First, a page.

Los Angeles

In the News… Thursday, July 3, 2008

tomatomania.jpg† What’s Going on with Tomatoes? The New York Times is not alone in asking what’s going on with tomatoes, and are they really the key to the salmonella outbreaks that have been reported in several states? Marion Nestle, one of our favorite sources of information on these types of matters, tries to sort out the news from the noise in a post on her “What to Eat” blog. Dr Nestle’s post links to several online resources, including an interesting post by the Perishable Pundit analyzing the FDA’s and CDC’s responses to the salmonella outbreak in an interview with Dr Michael Osterholm, the director for Infectious Disease Research and Policy at the University of Minnesota.

Our friends at The Ethicurean remind readers that knowing your grower may be one of the best ways to avoid the dangers associated with repacking produce.

honeybee.jpg† What About the Bees? Jonathan David Farley contributed an op-ed essay to the New York Times this week, reminding readers that more–and more accurate–data is necessary before we can expect to develop strategies for combatting colony collapse in the honeybee population.

And if you–or someone you know–still doesn’t think that colony collapse is a serious issue, consider the effect on… ice cream. In testimony before Congress last week, representatives of Haagen-Dazs shared their admittedly focused concern:

Officials of the Oakland company told Congress on Thursday that more than 40 percent of its product’s flavors, derived from fruits and nuts, depend on honeybees. Without bees, fruits and nuts cannot exist.

As for whether strawberry, raspberry or almond ice cream could disappear, Haagen-Dazs brand director Katty Pien said, “We hope not, but that’s why there is such a sense of urgency, so that the millions of people who love our strawberry ice cream can have it forever.”

Seriously, though, Haagen-Dazs is donating a portion of their income from the sale of certain ice cream flavors to research efforts, and spending advertising dollars to alert consumers about the effects of the declining honeybee population. More information on Haagen-Dazs’ efforts is available on their Help the Honeybees website.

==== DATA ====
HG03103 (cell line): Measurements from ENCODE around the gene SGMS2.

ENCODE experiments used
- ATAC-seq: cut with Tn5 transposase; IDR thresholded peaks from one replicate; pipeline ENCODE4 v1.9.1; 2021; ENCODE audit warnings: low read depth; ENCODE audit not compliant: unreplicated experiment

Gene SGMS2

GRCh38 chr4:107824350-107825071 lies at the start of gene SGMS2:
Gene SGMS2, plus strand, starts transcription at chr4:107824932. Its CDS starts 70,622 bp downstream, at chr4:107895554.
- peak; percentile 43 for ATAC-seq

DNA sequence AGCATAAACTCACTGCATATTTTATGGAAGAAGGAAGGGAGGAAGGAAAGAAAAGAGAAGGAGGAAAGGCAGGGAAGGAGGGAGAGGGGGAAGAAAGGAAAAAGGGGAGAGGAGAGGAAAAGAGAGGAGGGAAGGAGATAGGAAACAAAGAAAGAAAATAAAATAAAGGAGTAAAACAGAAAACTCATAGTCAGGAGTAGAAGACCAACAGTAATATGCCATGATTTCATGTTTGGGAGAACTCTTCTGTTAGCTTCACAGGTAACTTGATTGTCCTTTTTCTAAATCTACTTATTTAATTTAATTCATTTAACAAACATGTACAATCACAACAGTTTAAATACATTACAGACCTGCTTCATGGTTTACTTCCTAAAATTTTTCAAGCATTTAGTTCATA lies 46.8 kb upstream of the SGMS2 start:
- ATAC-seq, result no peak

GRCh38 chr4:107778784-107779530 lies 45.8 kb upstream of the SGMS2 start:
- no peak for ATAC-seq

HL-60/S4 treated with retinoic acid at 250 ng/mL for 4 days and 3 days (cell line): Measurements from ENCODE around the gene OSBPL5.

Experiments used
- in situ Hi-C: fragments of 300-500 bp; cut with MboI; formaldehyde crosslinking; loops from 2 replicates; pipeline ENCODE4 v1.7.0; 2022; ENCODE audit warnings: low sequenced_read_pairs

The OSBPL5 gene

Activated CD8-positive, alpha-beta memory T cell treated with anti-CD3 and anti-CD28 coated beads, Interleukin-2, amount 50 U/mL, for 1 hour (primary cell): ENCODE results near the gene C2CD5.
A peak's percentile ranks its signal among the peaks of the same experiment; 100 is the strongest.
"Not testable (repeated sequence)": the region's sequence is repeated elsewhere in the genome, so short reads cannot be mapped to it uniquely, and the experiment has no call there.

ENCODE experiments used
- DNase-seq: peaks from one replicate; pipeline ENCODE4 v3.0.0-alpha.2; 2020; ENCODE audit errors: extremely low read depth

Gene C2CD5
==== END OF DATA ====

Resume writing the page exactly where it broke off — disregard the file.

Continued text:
Carolyn Lochhead’s article in the San Francisco Chronicle from which the quote above was copied also includes helpful suggestions from the Pollinator Partnership and the North American Pollinator Protection Campaign about how individuals can help pollinators, which include honeybees as well as bats, moths, butterflies, hummingbirds, beetles, and flies. They include:
++ Provide food: Native flowers provide nectar (carbohydrates) and pollen (protein). Butterfly larvae eat host plants. Fermented fallen fruits provide food.
++ Plant in groups: Stagger bloom seasons from early spring to late fall. Use flowers of different colors and fragrances on plants of different heights. Native perennials such as salvias, as well as herbs such as mint, oregano, lavender, garlic, parsley and chives, and annuals all support bees and butterflies.
++ Provide shelter: Incorporate canopy layers by planting trees, shrubs and different-size perennials. Leave dead wood for nesting and dead plants and leaf litter for shelter. Leave some areas of soil uncovered for ground-nesting insects. Group plantings to help pollinators move through the landscape to avoid predators.
++ Provide water: Running water, ponds and small containers provide drinking and bathing water. Water sources should have a sloping side so pollinators can approach easily without drowning.
++ Don’t poison: Avoid using pesticides and herbicides.

Don’t miss the Urban Bee Gardens website (thanks to the University of California, Berkeley) and the website for the Pollinator Partnership.

† What’s the State of American Cuisine? That’s the question addressed by the James Beard Foundation’s white paper, now available online. Does “American Cuisine” exist? Or is the focused more properly placed on regional cooking?

The same words appeared in answers explaining the lack of a cuisine that appeared in those answers justifying it: diversity, regionalism, immigration, cultural influences, size of the country—-all these concepts appeared as ways to explain, in the negative answers, why there could not be an American cuisine. For the believers, these same attributes became the unique and identifiable characteristics of our foodways. What this discrepancy suggests is that people agree on the characteristics of the food served in America, but disagree on definition of cuisine.